SCA/SCA Component/SCA Testing SCA Applications Principles
Testing unit and integration tests for an SCA application consists in testing component services, integration of components and external services, and composite services. In the following, we call "SCA element" a component or a composite.
Writing and performing unit and integration tests for SCA applications is very similar.
The only difference in the tooling job is the number of mocked up references. And for the user, what changes from one to the other is the interaction with the tooling (dialogs, right-clicks...) and the TestCases he has to write.
Writing tests for an SCA element consists in:
- Generating testing code to run these tests, distinct from the business code which should not be modified to run tests. This can be made by the tooling.
- Completing a JUnit TestCase skeleton with test methods. This has to be done by the user.
This is common to unit and integration tests. Only the number of mocked up references changes. In unit tests, all the references are mocked up. In integration tests, this number vary from 0 to n-1 references (where n is the number of references of the element).
Roughly, here are the usage steps:
- You have an SCA application in your work space (composite, interfaces, implementations).
- You ask to generate a testing project. A SCA Java project is created with a configured class path.
- for every element to test...
- You ask to write tests for this element.
- The tooling generates a new SCA application (composite, interfaces, implementations) from the original SCA application. This means that several SCA applications co-exist in your workspace and share common elements. It sets coherence issues that are discussed farther.
- It also generates a JUNit TestCase skeleton.
- The user completes this TestCase by using EasyMock features to mock references.
- The user can run thse tests from Eclipse or keep them for later.
Generated testing applications have the following properties:
- They are SCA applications with Java implementations only.
- They are made up of two components: the first one's implementation contains the TestCase. The second one is related to the element to test. References of this second component are either wired to services of the first component (which will define references behavior during tests) or wired with the effective elements (real components or external services).
- In any case, they respect one of the two following patterns.
Testing a component
In this case, we copy-paste the component and its elements in the testing application.
Testing a composite
In this case, we generate a component with the same services and references than the composite, and having the composite as implementation (which means we copy the entire business application in the testing application). To avoid code duplication, we should allow the definition of dependencies between SCA projects, in the same way it is done with Java projects.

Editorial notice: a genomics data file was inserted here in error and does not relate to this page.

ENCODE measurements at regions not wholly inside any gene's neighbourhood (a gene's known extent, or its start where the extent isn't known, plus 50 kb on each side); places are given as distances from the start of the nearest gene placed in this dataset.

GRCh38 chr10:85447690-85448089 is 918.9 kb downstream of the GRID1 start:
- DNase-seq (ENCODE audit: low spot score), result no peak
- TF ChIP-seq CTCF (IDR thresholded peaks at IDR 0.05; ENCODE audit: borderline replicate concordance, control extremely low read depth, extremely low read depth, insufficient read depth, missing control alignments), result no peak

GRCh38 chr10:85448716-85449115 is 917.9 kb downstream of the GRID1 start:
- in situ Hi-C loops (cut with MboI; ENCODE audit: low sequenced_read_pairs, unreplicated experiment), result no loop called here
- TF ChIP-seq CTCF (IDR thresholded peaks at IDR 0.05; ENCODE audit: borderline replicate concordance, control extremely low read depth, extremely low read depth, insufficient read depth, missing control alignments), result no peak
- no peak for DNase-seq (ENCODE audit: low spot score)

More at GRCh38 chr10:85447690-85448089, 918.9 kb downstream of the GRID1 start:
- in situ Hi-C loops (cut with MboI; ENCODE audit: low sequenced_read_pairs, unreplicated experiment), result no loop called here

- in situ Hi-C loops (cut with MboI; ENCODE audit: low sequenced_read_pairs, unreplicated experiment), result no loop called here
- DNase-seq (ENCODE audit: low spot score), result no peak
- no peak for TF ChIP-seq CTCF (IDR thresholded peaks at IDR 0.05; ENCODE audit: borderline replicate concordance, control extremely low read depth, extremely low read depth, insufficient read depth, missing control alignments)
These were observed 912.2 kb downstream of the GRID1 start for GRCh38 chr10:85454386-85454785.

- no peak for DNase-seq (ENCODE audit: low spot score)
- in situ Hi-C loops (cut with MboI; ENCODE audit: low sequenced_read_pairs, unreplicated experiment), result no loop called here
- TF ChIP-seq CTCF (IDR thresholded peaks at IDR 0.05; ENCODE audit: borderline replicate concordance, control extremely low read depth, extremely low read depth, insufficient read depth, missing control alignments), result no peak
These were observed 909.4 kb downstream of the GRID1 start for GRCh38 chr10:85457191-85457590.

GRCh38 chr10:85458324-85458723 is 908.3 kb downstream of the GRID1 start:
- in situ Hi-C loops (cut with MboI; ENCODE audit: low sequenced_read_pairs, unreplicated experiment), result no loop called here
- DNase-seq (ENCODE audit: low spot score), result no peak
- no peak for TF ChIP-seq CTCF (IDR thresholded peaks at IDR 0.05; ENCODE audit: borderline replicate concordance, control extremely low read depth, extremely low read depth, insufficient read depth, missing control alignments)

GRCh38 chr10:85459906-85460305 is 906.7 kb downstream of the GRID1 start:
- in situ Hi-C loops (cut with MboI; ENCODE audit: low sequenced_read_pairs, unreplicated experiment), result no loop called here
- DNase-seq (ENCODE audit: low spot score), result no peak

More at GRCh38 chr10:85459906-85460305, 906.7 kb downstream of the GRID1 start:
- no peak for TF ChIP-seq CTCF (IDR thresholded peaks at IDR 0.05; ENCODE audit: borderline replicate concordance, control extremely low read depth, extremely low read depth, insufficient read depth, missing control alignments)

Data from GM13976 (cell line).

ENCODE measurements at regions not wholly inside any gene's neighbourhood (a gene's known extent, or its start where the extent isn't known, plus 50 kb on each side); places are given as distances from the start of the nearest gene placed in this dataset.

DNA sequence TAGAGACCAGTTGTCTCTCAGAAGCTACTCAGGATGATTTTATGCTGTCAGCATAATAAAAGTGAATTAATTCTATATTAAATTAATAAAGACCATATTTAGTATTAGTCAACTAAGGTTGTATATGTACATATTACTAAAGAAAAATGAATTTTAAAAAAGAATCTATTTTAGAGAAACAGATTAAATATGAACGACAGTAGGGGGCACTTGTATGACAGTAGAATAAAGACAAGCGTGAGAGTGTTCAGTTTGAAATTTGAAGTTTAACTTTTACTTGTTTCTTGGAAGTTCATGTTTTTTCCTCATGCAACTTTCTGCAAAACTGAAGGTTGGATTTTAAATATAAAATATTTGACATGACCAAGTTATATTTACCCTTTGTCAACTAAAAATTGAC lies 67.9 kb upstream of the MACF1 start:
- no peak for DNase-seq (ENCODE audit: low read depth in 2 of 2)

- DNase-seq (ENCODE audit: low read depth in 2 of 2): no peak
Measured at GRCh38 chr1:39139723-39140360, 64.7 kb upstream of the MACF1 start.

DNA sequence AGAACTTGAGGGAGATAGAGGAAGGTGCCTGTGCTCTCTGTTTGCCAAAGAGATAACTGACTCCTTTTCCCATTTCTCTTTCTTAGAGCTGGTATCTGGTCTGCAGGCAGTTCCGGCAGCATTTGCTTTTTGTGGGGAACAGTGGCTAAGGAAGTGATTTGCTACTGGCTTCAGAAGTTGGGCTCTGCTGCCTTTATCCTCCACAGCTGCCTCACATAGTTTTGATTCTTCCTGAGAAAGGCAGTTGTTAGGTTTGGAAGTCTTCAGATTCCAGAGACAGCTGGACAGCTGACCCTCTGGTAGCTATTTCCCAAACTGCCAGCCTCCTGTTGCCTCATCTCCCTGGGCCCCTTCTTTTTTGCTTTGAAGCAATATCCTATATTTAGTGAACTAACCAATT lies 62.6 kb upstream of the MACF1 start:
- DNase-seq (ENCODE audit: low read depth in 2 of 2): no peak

This implicitly means:
- One test => One SCA application. This is a strong constraint, but it allows you to separate your tests and to not modify your business application. Besides, this will let you the possibility to re-run these tests in a future iteration (non-regression tests).
- An excellent organization of the test project to keep it useable and manageable.
- Tests should keep track of the elements they are testing (e.g. the component name). This may be done through specific annotations.
- Coherence constraints must be checked so that when the tested project evolves, the tester project evolves in consequence. As an example, if an implementation is changed, and that a test is using it, then this implementation should be reimported into the tester project (or its reference should be updated). This could be done using a builder.
Pros and Cons / Test Philosophy
- We do not touch the business code.
- Tests are saved from one iteration to another, so that we can run non-regression tests.
- Most of the testing code is generated, the tester can focus on writing TestCases.
- We can use JUnit and EasyMock even when the business implementation are not written in Java (the SCA platform deals with that for us).
- We do not simply test services. We tests services by defining references behavior. This requires the tester to know how references are used by the implementations and in which conditions. It means we can not have the same approach with SCA elements than with Java interfaces / classes (i.e. be able to write tests only from the interfaces). This might be solved by providing more flexibility in the use of EasyMock (e.g. let the implementation define the behavior of the mock at runtime, so that the user can avoid defining it himself). This is an issue if we want to do "Test Driven Development" with SCA projects.
Comments are welcome about this. :)